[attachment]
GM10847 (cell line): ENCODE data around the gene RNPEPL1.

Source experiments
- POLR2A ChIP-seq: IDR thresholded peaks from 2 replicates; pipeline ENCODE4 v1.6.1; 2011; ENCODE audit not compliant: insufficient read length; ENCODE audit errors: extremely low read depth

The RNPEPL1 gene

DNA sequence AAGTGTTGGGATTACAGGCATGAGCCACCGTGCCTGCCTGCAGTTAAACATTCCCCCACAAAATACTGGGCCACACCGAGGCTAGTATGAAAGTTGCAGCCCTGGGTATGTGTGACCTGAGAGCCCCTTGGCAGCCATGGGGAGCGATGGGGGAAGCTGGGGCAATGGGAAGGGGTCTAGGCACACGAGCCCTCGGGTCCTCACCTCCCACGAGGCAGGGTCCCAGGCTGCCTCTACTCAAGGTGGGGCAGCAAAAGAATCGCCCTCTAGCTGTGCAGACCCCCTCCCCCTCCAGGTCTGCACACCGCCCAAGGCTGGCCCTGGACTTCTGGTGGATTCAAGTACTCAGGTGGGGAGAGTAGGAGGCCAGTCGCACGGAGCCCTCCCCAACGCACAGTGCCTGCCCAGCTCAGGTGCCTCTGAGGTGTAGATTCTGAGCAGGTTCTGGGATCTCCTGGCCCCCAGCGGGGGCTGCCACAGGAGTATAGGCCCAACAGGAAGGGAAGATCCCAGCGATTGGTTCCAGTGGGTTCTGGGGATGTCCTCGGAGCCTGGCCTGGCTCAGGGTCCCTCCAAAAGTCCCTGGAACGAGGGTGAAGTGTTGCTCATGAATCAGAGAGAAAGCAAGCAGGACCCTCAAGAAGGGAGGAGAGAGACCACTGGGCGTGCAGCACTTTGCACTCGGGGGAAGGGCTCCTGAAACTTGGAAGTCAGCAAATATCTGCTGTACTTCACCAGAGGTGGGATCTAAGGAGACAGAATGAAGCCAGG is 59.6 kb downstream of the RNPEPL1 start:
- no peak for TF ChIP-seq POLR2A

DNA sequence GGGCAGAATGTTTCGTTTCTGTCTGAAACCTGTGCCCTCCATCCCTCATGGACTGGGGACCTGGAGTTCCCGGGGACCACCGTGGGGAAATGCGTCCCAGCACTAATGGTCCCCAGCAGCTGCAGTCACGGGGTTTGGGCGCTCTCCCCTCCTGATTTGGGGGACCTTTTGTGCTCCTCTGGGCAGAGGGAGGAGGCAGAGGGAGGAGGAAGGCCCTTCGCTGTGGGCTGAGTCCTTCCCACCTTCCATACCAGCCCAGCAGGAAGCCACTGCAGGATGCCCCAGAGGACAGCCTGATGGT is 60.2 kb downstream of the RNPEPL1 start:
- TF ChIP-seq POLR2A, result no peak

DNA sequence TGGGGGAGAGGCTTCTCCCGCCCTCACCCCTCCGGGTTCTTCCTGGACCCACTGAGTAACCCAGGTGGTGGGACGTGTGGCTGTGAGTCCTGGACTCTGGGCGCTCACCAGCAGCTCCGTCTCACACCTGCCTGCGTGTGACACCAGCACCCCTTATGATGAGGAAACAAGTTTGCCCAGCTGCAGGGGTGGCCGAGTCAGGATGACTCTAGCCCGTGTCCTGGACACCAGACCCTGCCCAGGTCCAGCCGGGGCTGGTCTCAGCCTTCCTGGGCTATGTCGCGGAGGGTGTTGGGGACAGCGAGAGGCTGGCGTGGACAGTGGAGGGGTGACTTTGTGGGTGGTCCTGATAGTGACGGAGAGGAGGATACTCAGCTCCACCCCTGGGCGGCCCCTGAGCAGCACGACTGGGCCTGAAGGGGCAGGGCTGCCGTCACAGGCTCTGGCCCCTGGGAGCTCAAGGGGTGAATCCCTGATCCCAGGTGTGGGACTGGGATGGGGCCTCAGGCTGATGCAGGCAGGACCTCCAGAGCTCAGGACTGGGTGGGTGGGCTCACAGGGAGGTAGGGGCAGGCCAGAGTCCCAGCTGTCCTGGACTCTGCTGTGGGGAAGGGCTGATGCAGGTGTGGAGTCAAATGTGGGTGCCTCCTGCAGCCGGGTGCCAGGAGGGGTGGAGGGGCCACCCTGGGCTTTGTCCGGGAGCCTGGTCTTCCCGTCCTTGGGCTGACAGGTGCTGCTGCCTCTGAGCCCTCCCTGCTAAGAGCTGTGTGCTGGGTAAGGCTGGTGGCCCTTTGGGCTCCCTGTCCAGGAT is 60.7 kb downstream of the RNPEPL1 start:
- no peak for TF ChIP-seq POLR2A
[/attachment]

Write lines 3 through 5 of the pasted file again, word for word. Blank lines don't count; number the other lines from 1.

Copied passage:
- POLR2A ChIP-seq: IDR thresholded peaks from 2 replicates; pipeline ENCODE4 v1.6.1; 2011; ENCODE audit not compliant: insufficient read length; ENCODE audit errors: extremely low read depth

The RNPEPL1 gene

DNA sequence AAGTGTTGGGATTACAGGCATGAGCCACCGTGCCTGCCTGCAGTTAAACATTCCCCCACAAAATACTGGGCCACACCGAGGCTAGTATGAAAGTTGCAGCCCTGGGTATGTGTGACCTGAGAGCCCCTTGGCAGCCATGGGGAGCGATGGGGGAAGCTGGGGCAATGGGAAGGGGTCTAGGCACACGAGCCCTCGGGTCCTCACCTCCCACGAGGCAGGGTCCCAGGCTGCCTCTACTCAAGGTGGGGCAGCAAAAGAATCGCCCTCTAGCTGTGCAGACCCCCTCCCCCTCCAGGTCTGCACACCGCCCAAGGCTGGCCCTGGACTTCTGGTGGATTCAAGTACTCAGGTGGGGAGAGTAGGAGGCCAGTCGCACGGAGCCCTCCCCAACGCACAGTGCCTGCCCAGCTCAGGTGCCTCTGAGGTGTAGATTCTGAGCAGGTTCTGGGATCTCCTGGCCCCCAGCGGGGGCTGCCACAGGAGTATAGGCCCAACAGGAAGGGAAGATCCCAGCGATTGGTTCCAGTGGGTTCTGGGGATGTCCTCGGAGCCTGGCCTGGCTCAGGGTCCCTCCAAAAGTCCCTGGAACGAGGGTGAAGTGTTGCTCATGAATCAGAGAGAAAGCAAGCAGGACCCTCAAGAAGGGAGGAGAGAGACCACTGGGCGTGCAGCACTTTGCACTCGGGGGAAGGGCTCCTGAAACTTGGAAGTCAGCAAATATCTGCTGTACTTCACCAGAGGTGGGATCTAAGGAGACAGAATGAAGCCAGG is 59.6 kb downstream of the RNPEPL1 start: